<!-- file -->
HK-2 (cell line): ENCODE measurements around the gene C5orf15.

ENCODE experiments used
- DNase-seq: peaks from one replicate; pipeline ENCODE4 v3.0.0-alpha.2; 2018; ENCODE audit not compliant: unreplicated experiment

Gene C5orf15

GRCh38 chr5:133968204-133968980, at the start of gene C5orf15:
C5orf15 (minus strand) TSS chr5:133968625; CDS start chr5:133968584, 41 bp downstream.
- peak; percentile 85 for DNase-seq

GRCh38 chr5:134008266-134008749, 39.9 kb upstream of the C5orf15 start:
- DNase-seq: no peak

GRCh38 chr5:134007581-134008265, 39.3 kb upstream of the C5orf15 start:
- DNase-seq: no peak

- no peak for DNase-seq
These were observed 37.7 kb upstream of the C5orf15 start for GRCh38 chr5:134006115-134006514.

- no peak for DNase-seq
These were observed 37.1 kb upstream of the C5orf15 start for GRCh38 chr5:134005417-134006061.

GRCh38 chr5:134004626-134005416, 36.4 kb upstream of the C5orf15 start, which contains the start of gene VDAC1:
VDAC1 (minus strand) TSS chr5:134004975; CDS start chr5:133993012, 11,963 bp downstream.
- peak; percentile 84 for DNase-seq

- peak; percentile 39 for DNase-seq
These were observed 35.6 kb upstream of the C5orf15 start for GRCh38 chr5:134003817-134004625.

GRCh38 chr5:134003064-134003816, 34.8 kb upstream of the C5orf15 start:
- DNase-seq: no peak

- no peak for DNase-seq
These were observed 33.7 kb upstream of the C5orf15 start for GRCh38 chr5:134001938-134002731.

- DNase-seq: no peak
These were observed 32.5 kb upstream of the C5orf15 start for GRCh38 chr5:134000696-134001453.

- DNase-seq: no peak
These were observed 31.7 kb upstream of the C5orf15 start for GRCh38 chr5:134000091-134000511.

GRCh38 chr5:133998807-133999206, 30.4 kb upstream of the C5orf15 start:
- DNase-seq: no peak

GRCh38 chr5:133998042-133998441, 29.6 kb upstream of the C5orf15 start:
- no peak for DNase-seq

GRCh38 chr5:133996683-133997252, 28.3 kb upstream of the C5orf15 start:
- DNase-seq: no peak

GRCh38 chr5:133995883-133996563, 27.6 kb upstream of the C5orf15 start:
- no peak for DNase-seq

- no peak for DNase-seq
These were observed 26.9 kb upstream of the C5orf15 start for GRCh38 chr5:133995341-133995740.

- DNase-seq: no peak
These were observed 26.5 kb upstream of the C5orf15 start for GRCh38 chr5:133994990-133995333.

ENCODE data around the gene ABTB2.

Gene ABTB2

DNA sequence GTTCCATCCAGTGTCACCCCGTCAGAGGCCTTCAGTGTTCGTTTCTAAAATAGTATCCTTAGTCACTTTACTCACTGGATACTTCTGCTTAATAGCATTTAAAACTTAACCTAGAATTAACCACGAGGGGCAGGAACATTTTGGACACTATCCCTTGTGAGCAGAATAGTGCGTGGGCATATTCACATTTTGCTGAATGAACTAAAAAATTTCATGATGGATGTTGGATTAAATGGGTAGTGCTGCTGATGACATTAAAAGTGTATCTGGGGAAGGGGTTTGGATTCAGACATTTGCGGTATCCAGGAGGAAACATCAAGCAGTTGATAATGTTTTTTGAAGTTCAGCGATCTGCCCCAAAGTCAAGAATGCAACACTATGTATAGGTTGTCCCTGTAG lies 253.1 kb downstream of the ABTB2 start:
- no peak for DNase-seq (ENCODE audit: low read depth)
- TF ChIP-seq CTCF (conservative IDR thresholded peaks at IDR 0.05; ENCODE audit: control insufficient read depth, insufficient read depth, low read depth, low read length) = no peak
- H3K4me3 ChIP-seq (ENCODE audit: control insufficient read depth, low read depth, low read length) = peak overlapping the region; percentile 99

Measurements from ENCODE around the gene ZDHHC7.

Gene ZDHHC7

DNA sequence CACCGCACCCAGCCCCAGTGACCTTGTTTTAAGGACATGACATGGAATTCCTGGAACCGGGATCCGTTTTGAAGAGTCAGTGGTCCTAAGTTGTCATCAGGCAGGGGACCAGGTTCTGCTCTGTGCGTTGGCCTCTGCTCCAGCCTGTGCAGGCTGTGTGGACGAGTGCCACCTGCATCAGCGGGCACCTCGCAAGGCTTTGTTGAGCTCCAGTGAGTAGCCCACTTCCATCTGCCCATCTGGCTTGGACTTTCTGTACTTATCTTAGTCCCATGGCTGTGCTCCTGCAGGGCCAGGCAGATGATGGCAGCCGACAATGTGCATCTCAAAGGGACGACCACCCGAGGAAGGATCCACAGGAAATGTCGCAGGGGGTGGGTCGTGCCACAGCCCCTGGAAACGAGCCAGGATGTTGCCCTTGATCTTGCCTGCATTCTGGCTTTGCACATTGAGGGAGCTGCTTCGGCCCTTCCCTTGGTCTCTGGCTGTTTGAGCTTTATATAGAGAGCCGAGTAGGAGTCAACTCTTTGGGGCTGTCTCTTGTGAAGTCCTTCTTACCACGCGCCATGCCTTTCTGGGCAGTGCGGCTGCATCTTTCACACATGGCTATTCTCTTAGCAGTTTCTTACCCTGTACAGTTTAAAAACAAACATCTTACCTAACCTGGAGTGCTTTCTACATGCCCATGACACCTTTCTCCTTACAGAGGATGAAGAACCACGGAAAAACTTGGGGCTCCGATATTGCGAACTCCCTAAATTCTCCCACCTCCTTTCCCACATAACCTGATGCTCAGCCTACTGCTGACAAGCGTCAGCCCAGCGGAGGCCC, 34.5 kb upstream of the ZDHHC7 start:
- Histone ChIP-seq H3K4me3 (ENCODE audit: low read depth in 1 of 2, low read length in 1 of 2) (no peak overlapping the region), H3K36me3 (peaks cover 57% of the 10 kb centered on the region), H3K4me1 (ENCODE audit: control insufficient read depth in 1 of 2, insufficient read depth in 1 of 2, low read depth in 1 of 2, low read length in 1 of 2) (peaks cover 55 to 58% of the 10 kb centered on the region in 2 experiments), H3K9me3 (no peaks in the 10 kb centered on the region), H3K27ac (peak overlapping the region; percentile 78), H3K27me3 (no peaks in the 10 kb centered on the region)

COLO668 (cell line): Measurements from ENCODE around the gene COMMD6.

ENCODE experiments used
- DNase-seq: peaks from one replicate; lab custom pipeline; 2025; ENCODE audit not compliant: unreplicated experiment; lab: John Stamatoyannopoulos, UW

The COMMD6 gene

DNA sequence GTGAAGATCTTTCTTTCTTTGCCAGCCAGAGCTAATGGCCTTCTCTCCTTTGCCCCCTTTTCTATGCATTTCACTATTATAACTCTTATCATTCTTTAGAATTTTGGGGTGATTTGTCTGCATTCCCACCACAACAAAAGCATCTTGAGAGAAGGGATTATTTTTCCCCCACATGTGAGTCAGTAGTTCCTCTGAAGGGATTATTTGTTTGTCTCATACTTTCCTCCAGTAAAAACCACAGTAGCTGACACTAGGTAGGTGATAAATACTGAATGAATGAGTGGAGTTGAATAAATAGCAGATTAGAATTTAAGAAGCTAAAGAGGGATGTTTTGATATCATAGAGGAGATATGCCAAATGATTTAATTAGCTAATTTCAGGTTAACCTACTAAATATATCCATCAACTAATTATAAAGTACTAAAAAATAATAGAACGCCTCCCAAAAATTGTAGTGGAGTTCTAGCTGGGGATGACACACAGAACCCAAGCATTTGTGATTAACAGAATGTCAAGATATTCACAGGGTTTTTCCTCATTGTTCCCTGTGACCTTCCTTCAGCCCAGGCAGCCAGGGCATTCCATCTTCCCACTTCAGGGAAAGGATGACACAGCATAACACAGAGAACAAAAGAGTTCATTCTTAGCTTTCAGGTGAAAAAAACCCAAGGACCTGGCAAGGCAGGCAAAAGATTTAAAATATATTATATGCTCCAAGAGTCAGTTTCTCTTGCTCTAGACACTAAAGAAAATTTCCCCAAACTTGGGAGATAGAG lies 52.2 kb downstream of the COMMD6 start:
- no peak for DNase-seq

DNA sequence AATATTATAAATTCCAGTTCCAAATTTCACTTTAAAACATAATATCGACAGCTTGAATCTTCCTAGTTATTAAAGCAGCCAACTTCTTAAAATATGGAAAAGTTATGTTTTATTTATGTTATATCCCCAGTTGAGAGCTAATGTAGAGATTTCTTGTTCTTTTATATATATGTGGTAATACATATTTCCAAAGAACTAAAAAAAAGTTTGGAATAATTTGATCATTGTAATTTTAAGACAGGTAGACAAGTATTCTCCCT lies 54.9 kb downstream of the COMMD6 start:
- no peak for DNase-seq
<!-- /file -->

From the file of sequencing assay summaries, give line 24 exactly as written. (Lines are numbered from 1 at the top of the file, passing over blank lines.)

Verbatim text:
These were observed 33.7 kb upstream of the C5orf15 start for GRCh38 chr5:134001938-134002731.